Most farmers attempting to control slugs and snails turn to baited slug poison, or molluscicide, which usually consists of a bran pellet containing either methiocarb or metaldehyde. Both chemicals are neurotoxins that disrupt that part of the brain charged with making the mouth move in a coordinated fashion—the "central pattern generator"—as the slug feeds. Thus, both neurotoxins, while somewhat effective, interfere with the slugs' feeding behavior and limit their ingestion of the poison, increasing the probability that some will stop feeding before receiving a lethal dose. Moreover, slugs are not the only consumers of these poisons: methiocarb may be toxic to a variety of species, including varieties of worms, carabid beetles, and fish.

Researchers are experimenting with an alternative compound based on aluminum, which may solve these problems, but this may well have a limited future as we learn more about the hazards of aluminum in the environment. For example, some researchers suggest that acid rain kills trees by mobilizing aluminum in the soil, while others have noted that the human disease Alzheimer's is more prevalent in areas where levels of aluminum in the soil are high. With farmers losing as much as 20 percent of their crops to slugs and snails even after treatment with currently available molluscicides, there is considerable incentive for researchers to come up with better and environmentally safer solutions.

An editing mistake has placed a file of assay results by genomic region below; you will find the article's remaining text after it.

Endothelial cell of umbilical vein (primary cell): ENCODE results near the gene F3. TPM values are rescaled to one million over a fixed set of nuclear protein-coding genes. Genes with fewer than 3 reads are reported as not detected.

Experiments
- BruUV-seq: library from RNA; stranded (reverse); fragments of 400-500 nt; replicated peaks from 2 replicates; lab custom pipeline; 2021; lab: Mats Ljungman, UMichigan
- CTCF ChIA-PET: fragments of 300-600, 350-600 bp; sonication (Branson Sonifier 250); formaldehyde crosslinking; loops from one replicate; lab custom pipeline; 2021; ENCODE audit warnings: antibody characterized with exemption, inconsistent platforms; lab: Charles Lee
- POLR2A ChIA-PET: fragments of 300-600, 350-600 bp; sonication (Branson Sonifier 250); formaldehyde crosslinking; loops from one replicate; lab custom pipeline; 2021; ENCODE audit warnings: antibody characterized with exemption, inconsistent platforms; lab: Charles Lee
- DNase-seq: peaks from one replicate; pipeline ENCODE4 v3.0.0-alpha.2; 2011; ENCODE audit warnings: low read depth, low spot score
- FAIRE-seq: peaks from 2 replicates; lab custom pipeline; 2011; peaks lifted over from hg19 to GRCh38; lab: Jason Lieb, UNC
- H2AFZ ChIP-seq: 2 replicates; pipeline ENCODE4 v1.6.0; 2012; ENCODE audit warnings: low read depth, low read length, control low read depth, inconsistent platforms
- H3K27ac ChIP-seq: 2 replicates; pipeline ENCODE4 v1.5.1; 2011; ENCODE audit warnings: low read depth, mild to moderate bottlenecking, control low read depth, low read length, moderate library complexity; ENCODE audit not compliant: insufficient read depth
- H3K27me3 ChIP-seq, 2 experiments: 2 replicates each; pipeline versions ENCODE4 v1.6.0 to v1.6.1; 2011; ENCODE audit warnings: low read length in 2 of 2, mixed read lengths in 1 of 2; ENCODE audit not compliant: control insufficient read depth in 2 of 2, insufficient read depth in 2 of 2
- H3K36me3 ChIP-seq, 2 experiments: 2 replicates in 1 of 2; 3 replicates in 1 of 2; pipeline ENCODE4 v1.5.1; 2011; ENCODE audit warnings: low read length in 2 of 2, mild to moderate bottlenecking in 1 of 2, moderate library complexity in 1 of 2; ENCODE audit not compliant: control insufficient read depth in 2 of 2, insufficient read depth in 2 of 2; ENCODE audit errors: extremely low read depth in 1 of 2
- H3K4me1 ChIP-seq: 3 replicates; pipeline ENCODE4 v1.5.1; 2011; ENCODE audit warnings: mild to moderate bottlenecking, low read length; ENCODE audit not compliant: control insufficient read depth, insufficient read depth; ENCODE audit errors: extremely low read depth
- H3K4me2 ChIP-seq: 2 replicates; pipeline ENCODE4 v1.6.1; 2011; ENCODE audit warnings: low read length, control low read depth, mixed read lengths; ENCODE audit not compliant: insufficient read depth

The author suggests that which of following is true of the "alternative compound" mentioned in the highlighted text?


It is more effective in destroying snails than in destroying slugs.

It begins to affect slugs' feeding behavior before they ingest a lethal dose.

It affects more species of fish than does metaldehyde

It may not be environmentally safer than methiocarb

It may be less damaging to trees than metaldehyde

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Prep2008E1-RC